HIV

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New York has set a goal to eliminate AIDS in the state by the year 2020. Communities throughout the state are coming together to work on ways to implement the plan. Public health organizations met in Rochester recently for one such meeting to come up with their regional plan.

In the early 1990s there were around 15,000 new cases of the disease each year. That’s now down to around 3,000 cases a year. By 2020, the state wants that number at 750 people or less.

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The Designated AIDS Center at Upstate University Hospital has won a state grant that will expand treatment programs. 

The idea is to make sure people infected with the HIV virus continue treatment that keeps the virus at bay.

Program director Kelley Flood says they will target people who might not follow up on the care they need to corral the virus that can lead to AIDS.

Ellen Abbott / WRVO News

Finding out who tests positive for the H-I-V virus and getting them treated are cornerstones of a central New York strategy to meet the state’s goal of ending AIDS by 2020.  

HIV testing by ACR Health is already up 20 percent since December, after a new push to get more people tested according to Jeanette O’Connor-Shanley, the agency's director of support services. And when individuals test positive, they move on to the next part of their strategy to cut back on the number of new aids patients. 

This week: miscarriage, HIV prevention and healthy weight

Mar 5, 2015

Though miscarriages can often go unnoticed, they are tremendous losses to the mothers who experience them. Certified nurse midwife Kathleen Dermady explains the symptoms of miscarriage, and Dr. Shawky Badawy goes over the causes.

"Sometimes they have the feeling of blaming themselves," Badawy says of the mothers, "but they are not to blame."

Also this week: how to obtain the prescription drug that can prevent the spread of HIV, the virus that causes AIDS -- plus, nutrition and healthy weight.

Trial could lead to an oral vaccine against HIV

Feb 19, 2015
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University of Rochester Medical Center researchers in Rochester are looking for healthy adults for a trial that could lead to an oral vaccine against HIV infection.

The vaccine under investigation comes in pill form.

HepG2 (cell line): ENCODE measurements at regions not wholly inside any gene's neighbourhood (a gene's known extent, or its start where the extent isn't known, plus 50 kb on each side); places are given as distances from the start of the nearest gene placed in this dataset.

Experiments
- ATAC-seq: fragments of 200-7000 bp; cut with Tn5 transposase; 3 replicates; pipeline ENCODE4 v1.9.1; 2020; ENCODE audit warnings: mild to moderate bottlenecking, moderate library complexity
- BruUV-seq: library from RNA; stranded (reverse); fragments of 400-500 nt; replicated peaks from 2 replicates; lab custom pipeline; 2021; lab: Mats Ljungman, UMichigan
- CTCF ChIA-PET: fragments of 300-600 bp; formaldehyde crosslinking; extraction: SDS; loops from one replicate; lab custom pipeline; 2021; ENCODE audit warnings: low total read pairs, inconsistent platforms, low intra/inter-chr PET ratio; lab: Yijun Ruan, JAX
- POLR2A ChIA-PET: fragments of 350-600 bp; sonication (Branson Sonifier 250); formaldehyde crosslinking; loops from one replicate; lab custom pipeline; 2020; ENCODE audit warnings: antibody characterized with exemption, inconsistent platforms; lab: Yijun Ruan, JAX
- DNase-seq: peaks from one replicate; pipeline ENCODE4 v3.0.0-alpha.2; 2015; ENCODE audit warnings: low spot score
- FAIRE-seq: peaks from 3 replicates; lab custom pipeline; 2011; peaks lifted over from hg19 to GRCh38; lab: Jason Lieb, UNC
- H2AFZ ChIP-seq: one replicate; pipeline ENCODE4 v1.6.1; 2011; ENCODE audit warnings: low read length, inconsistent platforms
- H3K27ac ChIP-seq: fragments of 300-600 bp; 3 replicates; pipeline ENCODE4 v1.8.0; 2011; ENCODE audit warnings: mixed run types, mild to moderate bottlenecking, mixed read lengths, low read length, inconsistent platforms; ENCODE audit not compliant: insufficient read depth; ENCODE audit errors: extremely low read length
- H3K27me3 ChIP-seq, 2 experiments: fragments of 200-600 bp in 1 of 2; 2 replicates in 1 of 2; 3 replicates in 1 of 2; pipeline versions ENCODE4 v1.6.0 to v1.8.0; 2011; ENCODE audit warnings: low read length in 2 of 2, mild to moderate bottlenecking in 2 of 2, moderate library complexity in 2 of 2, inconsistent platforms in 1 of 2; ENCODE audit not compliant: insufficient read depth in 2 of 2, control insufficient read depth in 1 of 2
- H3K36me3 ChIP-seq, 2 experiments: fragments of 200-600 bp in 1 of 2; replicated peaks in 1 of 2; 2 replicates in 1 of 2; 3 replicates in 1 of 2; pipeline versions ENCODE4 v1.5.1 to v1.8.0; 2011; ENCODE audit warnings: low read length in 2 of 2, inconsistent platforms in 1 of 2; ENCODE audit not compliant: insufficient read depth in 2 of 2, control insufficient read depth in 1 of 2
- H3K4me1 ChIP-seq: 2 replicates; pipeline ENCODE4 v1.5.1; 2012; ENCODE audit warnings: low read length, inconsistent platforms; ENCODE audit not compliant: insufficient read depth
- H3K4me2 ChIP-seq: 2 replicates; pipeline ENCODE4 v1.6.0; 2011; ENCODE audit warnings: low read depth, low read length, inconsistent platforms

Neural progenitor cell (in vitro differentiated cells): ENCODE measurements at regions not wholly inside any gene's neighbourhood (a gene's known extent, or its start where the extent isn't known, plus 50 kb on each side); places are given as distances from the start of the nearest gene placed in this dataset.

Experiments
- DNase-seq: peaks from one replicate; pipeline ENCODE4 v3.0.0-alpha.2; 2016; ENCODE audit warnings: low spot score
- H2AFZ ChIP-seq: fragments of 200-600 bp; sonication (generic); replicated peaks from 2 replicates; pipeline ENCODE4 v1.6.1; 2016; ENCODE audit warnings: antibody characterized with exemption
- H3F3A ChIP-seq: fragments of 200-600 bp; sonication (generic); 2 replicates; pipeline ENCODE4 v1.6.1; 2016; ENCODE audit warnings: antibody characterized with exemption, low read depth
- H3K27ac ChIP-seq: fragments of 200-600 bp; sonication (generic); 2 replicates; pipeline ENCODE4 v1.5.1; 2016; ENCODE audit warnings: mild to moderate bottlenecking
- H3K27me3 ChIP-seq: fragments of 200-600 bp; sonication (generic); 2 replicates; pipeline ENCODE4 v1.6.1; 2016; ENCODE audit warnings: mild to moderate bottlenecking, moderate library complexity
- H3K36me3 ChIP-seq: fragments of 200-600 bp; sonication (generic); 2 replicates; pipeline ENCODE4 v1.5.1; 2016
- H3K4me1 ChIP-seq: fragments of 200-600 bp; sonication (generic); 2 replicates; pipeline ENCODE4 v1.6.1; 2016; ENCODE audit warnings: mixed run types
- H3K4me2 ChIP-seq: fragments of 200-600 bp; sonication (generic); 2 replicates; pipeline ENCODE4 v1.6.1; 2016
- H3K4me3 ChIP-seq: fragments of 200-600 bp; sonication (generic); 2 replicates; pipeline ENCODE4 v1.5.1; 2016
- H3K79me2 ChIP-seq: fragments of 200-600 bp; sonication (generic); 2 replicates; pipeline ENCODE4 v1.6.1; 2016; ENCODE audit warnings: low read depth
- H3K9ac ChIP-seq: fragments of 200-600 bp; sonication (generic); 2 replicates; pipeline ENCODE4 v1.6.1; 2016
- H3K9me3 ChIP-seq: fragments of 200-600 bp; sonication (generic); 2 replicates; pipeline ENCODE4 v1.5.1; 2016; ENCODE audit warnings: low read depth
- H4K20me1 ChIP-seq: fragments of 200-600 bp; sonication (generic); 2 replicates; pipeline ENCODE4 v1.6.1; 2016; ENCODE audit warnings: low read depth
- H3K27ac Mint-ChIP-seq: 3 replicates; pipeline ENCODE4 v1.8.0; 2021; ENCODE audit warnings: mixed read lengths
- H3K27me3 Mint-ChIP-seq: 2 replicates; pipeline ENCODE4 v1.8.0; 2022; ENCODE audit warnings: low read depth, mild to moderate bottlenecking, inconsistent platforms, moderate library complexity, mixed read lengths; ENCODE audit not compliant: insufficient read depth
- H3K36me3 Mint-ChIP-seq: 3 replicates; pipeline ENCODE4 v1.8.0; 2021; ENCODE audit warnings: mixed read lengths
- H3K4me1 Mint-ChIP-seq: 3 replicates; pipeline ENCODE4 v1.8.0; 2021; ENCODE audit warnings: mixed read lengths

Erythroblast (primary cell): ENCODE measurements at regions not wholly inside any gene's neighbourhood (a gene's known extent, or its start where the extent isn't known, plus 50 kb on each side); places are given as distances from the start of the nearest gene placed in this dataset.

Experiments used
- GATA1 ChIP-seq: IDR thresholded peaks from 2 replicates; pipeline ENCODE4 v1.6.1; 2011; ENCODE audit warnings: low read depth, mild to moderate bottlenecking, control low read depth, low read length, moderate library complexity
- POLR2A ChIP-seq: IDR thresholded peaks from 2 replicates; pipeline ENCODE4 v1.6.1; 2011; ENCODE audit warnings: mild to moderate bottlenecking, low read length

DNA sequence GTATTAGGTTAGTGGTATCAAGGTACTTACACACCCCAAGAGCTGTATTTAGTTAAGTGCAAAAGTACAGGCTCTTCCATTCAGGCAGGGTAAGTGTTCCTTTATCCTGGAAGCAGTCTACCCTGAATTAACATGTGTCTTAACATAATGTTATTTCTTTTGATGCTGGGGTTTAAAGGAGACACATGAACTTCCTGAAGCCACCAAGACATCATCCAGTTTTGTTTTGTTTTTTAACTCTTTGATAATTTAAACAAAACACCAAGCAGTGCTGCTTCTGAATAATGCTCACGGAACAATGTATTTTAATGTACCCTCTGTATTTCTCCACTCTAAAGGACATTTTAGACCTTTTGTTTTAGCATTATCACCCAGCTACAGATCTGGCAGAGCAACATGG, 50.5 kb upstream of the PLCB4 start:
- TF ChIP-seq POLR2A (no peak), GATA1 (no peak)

“Our goal is to eradicate it from the world, much like we've almost done with polio and have done with small pox,” said Doctor Michael Keefer, director of the University’s HIV Vaccine Trials Unit.

  It’s made of live adenovirus -- a protein that creates an immune response against HIV.

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In the early days of the AIDS epidemic, a positive diagnosis was virtually a death sentence.  Today, a person taking antiretroviral medications can live long term with the disease as a chronic infection. Now researchers are looking into why the aging population living with HIV/AIDS is at greater risk for heart disease and stroke.

Clinical researchers at the University of Rochester Medical Center will use a $3.8 million grant to investigate why people treated with antiretrovirals for HIV have higher than average rates of heart disease and stroke.

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Today is World AIDS Day. The director of the Designated AIDS Center at Upstate is optimistic that the state will reach its goal of dramatically reducing the number of new HIV infections across the state.  

In October, New York state announced a target of reducing the number of new HIV infections to 750 per year. Right now there are 3,000 new diagnoses reported every year in New York State.

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ACR Health has expanded its needle exchange program in Utica.  

In the Syracuse area, the organization’s three-year-old needle exchange program has reached almost 1,000 injection drug users. ACR health prevention director Erin Bortel says one of the reason it’s so successful is that it goes to where the injection users are.